“We slept in the cabin annex to the hotel which had burned down, with little heat and all sorts of discomforts, but not a soul complained. Mrs. Clark Gable stuck it out valiantly, but she and I almost lost heart when one night the power plant broke down. Without lights or electric heat, we were ready to freeze to death for dear old 20th Century. I felt so sorry for the crew sent to repair the plant that I forgot my own discomfort and how we cheered them when they returned, successful, after battling three solid hours to reach the power plant through the snow. One of the boys passed out, and came very close to giving his life to save the rest of us from surely freezing.
“Clark and Jack Oakie and Director Wellman made life bearable with their unfailing good humor—though sometimes Jack also made life almost unbearable with his gags. But you have to forgive him—he is so contrite and innocent looking when he confesses a prank.
“We had plenty of frozen meat, but we were soon starved for fresh vegetables. I developed a tremendous hankering for a stick of celery—just one little piece of celery would have made me happy. For five days, we couldn’t even leave our cramped quarters, with the snow over the tops of windows and a howling blizzard raging. The partitions that divided our chicken-coop rooms where as thin as paper and afforded only visual privacy.
“Mrs. Earle had a birthday, and the chef stirred up a cake. We had speeches and celebrated grandly. Then Clark announced his birthday, and we celebrated again. I regretted that my own birthday, on January sixth, had arrived before our location trip. These little parties were a god-send to keep our minds off the privations.
“Making our way about camp required a guide to get us through the maze of deep cut snow paths. They seemed to lead everywhere. One night, we tried to find our way to the mess shack without our guide, Harvey, and became lost. Finally, we saw a light and got back to the cabins, but we were as frightened as we were frozen.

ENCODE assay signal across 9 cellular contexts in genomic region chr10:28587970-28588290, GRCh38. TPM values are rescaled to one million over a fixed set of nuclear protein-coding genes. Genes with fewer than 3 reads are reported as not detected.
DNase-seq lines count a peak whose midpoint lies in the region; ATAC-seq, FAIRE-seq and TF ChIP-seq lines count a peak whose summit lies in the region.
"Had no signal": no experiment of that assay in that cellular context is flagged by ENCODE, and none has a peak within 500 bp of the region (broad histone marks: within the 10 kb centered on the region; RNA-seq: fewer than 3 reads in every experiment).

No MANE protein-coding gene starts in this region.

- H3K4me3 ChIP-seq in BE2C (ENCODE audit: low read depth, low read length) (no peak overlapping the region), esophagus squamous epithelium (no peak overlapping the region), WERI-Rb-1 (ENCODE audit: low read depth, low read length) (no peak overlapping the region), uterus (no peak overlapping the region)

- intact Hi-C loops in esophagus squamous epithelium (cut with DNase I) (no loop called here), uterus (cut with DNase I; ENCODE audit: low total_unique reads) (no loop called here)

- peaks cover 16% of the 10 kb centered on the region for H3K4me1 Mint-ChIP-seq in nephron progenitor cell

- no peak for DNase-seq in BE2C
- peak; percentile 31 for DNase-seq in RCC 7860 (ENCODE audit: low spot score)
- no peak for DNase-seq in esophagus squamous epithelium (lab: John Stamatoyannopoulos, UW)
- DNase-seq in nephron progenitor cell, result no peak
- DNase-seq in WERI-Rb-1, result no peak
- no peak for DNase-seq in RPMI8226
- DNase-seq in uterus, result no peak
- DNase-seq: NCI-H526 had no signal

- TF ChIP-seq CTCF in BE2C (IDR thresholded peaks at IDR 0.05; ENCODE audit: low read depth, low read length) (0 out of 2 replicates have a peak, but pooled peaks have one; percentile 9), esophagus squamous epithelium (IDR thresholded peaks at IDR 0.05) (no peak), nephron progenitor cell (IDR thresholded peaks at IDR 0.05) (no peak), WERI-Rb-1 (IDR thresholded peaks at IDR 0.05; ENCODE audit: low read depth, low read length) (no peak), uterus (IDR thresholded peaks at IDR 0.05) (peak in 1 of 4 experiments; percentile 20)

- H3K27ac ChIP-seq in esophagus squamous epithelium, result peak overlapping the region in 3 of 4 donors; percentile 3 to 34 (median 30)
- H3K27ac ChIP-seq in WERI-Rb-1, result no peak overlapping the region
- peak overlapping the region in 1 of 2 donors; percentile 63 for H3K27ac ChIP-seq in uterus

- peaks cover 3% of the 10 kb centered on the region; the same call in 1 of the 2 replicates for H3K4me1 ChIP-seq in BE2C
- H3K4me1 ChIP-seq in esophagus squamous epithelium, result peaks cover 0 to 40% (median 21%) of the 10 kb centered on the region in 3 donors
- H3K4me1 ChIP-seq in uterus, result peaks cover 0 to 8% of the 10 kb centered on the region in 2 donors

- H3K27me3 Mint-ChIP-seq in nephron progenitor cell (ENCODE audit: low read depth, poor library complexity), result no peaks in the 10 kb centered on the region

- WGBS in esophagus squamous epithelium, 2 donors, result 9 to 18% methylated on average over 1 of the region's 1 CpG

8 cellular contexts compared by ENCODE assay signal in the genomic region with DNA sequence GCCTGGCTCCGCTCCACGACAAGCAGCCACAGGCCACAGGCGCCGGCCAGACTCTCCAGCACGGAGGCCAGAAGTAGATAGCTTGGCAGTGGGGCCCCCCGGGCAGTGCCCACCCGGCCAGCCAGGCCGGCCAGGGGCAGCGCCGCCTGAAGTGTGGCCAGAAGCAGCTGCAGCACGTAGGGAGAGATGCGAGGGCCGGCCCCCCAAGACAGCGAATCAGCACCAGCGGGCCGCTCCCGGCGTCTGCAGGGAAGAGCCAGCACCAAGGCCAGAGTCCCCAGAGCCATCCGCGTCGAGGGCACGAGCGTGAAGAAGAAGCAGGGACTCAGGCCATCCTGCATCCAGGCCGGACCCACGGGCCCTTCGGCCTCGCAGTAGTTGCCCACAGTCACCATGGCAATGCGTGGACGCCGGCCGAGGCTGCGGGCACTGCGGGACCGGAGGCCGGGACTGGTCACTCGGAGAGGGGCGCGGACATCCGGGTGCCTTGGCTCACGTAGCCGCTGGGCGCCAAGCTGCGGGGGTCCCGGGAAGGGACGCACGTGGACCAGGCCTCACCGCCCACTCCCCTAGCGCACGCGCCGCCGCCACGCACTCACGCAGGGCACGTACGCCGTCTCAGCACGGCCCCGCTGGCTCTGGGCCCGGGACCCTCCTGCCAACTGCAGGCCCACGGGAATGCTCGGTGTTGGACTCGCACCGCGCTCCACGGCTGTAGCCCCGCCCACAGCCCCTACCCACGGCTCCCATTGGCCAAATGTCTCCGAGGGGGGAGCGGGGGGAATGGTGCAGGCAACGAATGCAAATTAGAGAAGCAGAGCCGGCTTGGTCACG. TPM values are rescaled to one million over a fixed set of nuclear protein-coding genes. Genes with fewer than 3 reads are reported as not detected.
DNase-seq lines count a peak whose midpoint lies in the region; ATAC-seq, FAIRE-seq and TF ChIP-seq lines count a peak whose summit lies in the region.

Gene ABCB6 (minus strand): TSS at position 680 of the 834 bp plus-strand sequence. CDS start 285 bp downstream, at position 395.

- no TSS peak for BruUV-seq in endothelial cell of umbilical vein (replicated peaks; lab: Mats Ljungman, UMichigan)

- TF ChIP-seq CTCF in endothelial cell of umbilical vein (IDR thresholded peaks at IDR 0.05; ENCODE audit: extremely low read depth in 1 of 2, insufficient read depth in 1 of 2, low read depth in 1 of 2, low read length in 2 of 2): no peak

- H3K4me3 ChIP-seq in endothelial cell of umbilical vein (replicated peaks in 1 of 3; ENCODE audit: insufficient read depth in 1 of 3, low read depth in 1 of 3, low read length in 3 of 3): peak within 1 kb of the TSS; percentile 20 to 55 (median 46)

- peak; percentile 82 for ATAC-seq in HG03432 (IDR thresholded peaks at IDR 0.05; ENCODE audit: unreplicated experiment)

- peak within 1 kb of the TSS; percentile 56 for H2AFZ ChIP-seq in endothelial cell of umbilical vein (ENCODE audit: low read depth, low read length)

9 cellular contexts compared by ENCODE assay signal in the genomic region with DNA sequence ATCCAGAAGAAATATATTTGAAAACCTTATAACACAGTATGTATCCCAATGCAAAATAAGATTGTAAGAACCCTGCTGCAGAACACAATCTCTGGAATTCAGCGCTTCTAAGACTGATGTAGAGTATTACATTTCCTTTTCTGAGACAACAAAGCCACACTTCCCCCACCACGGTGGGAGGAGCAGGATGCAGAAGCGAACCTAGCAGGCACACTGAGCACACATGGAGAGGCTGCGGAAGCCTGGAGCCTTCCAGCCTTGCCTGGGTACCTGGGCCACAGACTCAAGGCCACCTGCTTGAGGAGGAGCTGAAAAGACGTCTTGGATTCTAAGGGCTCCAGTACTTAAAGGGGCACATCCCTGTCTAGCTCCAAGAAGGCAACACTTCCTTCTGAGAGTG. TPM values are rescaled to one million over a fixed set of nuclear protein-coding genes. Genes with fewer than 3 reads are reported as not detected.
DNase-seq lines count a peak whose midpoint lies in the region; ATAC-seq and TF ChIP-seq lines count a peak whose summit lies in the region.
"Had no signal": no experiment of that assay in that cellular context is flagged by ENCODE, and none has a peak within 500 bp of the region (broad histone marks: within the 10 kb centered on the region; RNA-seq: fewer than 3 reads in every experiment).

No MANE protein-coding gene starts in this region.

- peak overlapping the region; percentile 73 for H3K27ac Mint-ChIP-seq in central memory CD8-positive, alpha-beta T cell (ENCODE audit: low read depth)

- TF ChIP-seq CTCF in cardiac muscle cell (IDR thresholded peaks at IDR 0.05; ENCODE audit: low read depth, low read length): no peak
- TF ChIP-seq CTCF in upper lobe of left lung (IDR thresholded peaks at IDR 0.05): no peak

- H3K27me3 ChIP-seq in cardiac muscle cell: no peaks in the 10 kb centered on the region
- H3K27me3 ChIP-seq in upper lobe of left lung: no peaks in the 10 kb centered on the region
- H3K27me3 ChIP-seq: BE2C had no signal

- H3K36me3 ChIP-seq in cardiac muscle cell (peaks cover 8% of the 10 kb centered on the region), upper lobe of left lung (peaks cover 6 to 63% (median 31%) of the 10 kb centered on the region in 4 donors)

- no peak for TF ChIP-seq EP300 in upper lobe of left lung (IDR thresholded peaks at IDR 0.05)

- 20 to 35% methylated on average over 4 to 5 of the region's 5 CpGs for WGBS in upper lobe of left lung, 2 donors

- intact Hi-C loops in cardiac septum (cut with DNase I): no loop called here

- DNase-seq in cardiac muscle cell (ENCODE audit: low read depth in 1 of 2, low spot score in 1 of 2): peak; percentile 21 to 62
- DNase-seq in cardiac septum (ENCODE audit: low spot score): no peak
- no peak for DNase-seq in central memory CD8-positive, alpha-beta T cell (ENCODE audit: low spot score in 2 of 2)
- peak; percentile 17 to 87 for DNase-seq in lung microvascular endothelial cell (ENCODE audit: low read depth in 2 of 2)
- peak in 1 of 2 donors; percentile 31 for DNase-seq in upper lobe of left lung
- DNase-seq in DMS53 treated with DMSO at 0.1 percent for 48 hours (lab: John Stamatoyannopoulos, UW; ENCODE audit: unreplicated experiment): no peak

“There was real danger—avalanches for one thing—all about is, as we all knew, but the players and crew never became discouraged nor lost heart. Wellman kept things in an uproar. There was never a dull moment if he could help it.
“After Mrs. Earle sprained her ankle and another member if the party crushed a knee cap on the slippery paths, we went around with ski sticks to keep from falling. It was a thrilling experience, but I’d hate to repeat it!”
Their supplies had to brought in over sixty miles of mountain road from Bellingham, with the constant danger of snow slides blocking the way. All the males in the cast bristled with beards, which collected icicles in that brittle cold weather. Cabin roofs groaned under the weight of 30-foot drifts, windows glowed feebly from what light filtered through the snow.
The power plant episode described by Loretta nearly ended the location trip. A break occurred in the power line sometime after midnight, and the suffering community knew that all pine lines would soon freeze and burst. The work of the crew was truly heroic in repairing the damaged line which was found by frantically digging through drifts. No less real was the danger of food shortage when a Chinook (warm wind) melted drifts, flooded lower roads, washed out bridges, and no supplies could be brought in. Dog sleds finally got through with provisions in the nick of time.
The picture, all agree, is worth it. Call of the Wild, most famous of Jack London’s tales, is another triumph for youthful Darryl Zanuck.
Loretta Young, delight of directors and cameramen, is Cecil B. deMille’s The Crusaders, in which she now finds herself in other difficulties. But the hazards of such a picture will be nothing compared with the incredible hardships she suffered on location in white hell for you.